There was no way she was ever going to go back to being a female. She hated the thought of being a woman. Being a man was exactly who she was supposed to be. Or so she thought.
Laura Perry was deep in the transgender lifestyle. She was taking hormones, legally changed her name to Jake, got a double mastectomy and had all her female reproductive organs removed. She was “the happiest” she had ever been in her life — except she wasn’t.
“I have everything I ever wanted … and I was still depressed,” Perry recalled Saturday at a conference called God’s Voice in Oklahoma.
But she wanted “so badly to erase the existence of Laura.”
Perry began fantasizing about being a boy early in her childhood. She felt unloved by her mother, who was a devoted Christian and very involved in church, and noticed her mother was more loving toward her more quiet and obedient brother.
Her mother, Francine, had lost two boys before giving birth to Perry. So Perry always thought, “Maybe mom wishes one of my brothers was still alive instead of me. I knew they had wanted three kids. If one of my brothers had lived, I probably wouldn’t be here. I used to fantasize … about being my brother.”
The tension in her relationship with her mother continued into her teens.
Also during her childhood, she was molested at age 8 by her friend’s 9-year-old brother. Though it happened once, “it really changed me … I became so sexually addicted.”
She was sexually active as a teen but she found herself getting dumped by all the boys.
“I began to feel jealous because I felt they (boys) had all the power … they were in control,” she recalled, pinpointing another reason she wanted to be a man.
It was at 16 that she became angry with God for making her a girl. She vowed to never serve Him again and ran far from God.
In 2007, Perry, who was addicted to both sex and porn by then, began the process of transitioning. She first had to get a letter from a licensed psychologist in order to receive hormone treatments from her doctor. That was the law then, though the laws continue to change, Perry noted.
She wasn’t interested in receiving counseling. All she wanted was the letter. When the psychologist pointed out that Perry had serious issues with her mom, Perry immediately reacted with anger and said she did not want to talk about it. So the psychologist just ended up handing her the letter.
Thinking back on that moment, Perry wonders, “I’m so sad looking back … she didn’t try to counsel me. Why didn’t she realize that that’s (issues with her mom) where a lot of this was?”
Once she started on hormone treatments, the first couple years of being a man was “absolute bliss.” That’s usually the case for most people at the beginning of their transitioning journey. But “studies don’t ask them 10 years later” how happy they are, Perry noted.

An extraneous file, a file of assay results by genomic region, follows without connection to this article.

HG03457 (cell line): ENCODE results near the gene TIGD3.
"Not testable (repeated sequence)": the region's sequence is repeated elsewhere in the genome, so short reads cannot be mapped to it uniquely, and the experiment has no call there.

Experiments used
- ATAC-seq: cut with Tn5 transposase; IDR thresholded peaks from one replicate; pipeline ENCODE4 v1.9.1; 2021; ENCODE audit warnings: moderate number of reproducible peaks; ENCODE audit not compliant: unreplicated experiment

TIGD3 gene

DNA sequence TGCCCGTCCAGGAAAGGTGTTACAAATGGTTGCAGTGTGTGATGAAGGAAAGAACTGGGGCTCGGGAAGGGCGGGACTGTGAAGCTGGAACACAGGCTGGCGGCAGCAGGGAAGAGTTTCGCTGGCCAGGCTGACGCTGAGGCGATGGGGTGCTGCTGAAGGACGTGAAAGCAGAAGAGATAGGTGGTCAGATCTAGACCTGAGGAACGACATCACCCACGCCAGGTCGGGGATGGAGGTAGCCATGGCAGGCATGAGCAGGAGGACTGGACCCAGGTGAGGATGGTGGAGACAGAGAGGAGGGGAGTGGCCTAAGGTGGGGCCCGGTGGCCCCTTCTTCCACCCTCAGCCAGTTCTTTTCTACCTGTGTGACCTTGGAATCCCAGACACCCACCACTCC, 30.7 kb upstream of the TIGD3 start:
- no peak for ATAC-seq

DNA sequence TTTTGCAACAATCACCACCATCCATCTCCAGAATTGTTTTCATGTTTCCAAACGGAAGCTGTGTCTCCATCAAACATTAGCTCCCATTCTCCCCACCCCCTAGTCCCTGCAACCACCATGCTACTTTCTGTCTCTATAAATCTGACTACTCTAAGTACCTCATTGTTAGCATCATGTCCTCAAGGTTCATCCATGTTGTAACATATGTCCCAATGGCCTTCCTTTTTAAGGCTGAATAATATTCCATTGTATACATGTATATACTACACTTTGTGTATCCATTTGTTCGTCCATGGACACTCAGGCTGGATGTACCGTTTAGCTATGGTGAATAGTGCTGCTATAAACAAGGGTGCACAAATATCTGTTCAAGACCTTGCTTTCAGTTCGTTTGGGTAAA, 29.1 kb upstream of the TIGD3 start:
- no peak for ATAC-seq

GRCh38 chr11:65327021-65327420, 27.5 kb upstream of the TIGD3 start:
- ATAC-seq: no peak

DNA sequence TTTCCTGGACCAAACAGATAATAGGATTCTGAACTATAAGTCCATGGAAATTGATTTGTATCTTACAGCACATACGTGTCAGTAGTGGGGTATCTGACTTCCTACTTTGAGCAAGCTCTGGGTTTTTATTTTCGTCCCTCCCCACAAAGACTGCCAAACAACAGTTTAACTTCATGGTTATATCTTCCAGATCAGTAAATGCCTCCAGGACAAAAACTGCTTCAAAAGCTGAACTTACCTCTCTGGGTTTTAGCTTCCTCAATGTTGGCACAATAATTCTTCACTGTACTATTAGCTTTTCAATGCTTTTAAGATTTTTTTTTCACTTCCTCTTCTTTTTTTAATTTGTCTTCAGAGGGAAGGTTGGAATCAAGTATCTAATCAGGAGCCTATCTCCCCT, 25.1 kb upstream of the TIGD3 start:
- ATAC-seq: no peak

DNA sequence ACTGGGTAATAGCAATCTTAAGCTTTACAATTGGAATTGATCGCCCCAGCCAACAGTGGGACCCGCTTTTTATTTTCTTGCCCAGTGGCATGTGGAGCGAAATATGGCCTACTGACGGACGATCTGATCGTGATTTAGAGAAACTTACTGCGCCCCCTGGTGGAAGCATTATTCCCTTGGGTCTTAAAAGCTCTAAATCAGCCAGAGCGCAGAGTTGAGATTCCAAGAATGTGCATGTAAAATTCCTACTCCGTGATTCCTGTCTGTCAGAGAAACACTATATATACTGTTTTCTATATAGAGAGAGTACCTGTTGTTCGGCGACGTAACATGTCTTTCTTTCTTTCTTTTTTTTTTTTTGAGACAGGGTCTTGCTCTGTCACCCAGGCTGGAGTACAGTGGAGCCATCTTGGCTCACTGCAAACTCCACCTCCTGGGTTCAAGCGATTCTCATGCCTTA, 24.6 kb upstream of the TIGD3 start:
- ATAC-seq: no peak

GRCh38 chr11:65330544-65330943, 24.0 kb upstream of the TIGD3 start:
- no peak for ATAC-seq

She was in a relationship with another transgender (male to female) person and together they attended LGBT pride events and support group meetings and were “free to be who we are.”
But they stopped going to the pride events because the people “hated” her partner, who was a rare conservative in the LGBT community, and saw him as a “traitor.”
They also stopped attending the support group meetings about a year later because “we were more depressed when we left than when we got there,” she said.
“We thought these people are the most depressed people in the world. We could not see the connection that it was because transgenderism will lead to depression because it’s not real. It is a lie from the pit of Hell. You cannot change your gender. It’s just not biologically possible.”
Two years after her hormone treatments, she got a double mastectomy because she still “wasn’t feeling like a man yet” and felt the surgery would help take care of that.
She returned to work a month later after the surgery but her boss, a lesbian, confronted her, saying, “I don’t know what’s wrong with you but you’re depressed, you’re moping around, you’re not working as hard … I want the old Jake back.”
That comment shocked Perry. She thought she was happy, especially after making all the changes to transition. But “all I had done was change the outside of my body. It didn’t change anything and it was devastating. I wanted it so badly.”
“I remember feeling like Satan had revealed his hand to me and he began to gloat: You fell for this. What are you going to do now?”
She realized that it was all a lie and that she couldn’t really be a man but at the same time, she really didn’t want to be a woman.
Eventually, Perry ended up getting all her reproductive organs removed.